By Christopher Williams
Ever since I was a little kid, I’ve caught the smiling bearded face of David Black peaking from the cab of one of his chocolate coloured tractor trailers bearing the logo: “Black’s Transfer Ltd. Local and Long Distance”. I’ve seen Dave haul flatbeds, van trailers, containerized cargo and heavy loads around tight corners and through tricky intersections with the ease of someone riding a bike. Later the same day, he would lead a Saint John Board of Trade transportation forum discussion with the same finesse.
It’s been many years since Dave was a full-time truck driver, but he still gets called into service a few times a month, and jumps into a spare truck to do local shunting and container deliveries to the port of Saint John where he’s long been a vital part of the region’s transportation network.
Currently celebrating its 50th year of operation, Black’s Transfer Ltd. is a Saint John-based family business with Dave’s daughters Heather in administration, and Dale in operations. David established the business in 1964 and incorporated in 1973. “My first job was delivering wholesale groceries to stores throughout Southern NB for my first official employer and mentor, Clarence Jones of Jones Transfer,” credits Dave. He took Clarence’s words of wisdom to heart: “a small business, well run, is worth all the big businesses in the world.”
By 1999, Black’s Transfer was ranked 65th in a list of top 100 New Brunswick businesses and Dave was awarded Transportation Person of the year Award by the Transport Club of Saint John the same year.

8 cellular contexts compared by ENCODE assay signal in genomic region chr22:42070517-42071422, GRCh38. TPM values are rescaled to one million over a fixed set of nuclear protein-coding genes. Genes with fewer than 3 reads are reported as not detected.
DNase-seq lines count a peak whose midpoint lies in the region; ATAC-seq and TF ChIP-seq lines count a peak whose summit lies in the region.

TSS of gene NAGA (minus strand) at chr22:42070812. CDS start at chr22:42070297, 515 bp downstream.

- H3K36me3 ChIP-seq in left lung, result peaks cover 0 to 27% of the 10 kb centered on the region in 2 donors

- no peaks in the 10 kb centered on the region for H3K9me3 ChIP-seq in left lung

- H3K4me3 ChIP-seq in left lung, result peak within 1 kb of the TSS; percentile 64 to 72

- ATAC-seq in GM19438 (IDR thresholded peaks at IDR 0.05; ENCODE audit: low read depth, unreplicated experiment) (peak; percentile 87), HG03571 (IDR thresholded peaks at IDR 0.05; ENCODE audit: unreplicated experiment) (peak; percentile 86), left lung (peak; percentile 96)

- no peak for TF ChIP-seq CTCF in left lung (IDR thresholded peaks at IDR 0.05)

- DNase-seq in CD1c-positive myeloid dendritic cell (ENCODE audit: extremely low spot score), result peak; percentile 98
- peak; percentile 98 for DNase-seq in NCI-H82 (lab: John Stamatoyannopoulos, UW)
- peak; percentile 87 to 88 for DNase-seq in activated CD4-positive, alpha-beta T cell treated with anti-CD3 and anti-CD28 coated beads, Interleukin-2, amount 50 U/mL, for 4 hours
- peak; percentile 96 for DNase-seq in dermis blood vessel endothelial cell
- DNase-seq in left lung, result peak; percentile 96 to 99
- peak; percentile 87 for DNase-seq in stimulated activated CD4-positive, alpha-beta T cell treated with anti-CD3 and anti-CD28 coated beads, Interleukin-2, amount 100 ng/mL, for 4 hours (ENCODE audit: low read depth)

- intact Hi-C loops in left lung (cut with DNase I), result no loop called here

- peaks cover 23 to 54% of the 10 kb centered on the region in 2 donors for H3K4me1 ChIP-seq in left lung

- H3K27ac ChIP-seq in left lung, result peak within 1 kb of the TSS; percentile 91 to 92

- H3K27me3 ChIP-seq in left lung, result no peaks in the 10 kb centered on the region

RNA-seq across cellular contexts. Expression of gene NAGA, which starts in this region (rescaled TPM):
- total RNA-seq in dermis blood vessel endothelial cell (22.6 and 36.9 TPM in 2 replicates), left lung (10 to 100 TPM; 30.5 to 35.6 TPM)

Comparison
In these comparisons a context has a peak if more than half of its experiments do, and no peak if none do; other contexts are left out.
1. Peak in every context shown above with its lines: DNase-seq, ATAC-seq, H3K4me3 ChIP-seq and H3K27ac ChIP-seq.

Today, the company employs 16 full-time drivers, part time drivers and a full-time mechanic, many of whom can operate heavy equipment and all are certified forklift operators. There are also five staff members in the office, dispatch and management, including Dave. He continues to hold a position with the Saint John Board of Trade transportation forum, and is actively involved in the Atlantic Provinces Transportation Association.
Black’s has been involved in flatbed service since the mid-1970’s moving such commodities as steel products, heavy equipment, manufacturing machinery, lumber and building supplies, and bagged product such as fertilizer and salt. Blacks also has expertise in over-dimensional loads. “Our deck fleet consists of two extendable flatbeds, two drop decks and eighteen 48 foot and 53 foot flatbeds,” notes Dave, “and our van fleet consists of six tridem and two tandem vans. We also operate ten chassis capable of handling containers of various lengths.” The company operates in the Atlantic Provinces, Ontario, Quebec, and the eastern seaboard of the USA.
Wheels started rolling for Dave as a teenager in the late 1950’s where he developed a passion for all things motorized. He spent the summers of ’58 and ’59 working on Fullerton’s Farms, on the Kingston Peninsula, near Saint John. His collection of antique vehicles includes the actual 1959 farm tractor he used while working for Fullerton’s and a 1952 Chevrolet Sedan Delivery, similar to the one he used to deliver groceries.
“Farming fueled Dad’s obsession with trucks and heavy equipment and helped instill a strong work ethic,” recalls his daughter, Dale. “He was the first in his group of friends to own a car—a 1946 Nash purchased the summer before he obtained his driver’s licence. By the time he was 17, Dad had bought and sold so many cars he received a registered letter from the government requesting he obtain a dealer’s license.”
As a child, daughter Dale was often seen co-piloting on weekend deliveries in a Black’s tractor. “My most memorable trip was flying to Toronto with Dad. We toured a truck plant and drove back to NB in his brand new tractor while piggy-backing two others. My job was to flash the headlights whenever another big rig passed us. This was to let the other driver know his trailer was clear of our front end. If you had asked me then, I would have never dreamed 35 years later he’d be my boss again.” Dale joined Black’s Transfer Ltd in May of 2010, two years after younger sister Heather entered the family business as the office manager. Dave’s sister-in law Winnie has been with the company almost from the very start, helping with accounting when Dave’s office was just a room in the back of the family home.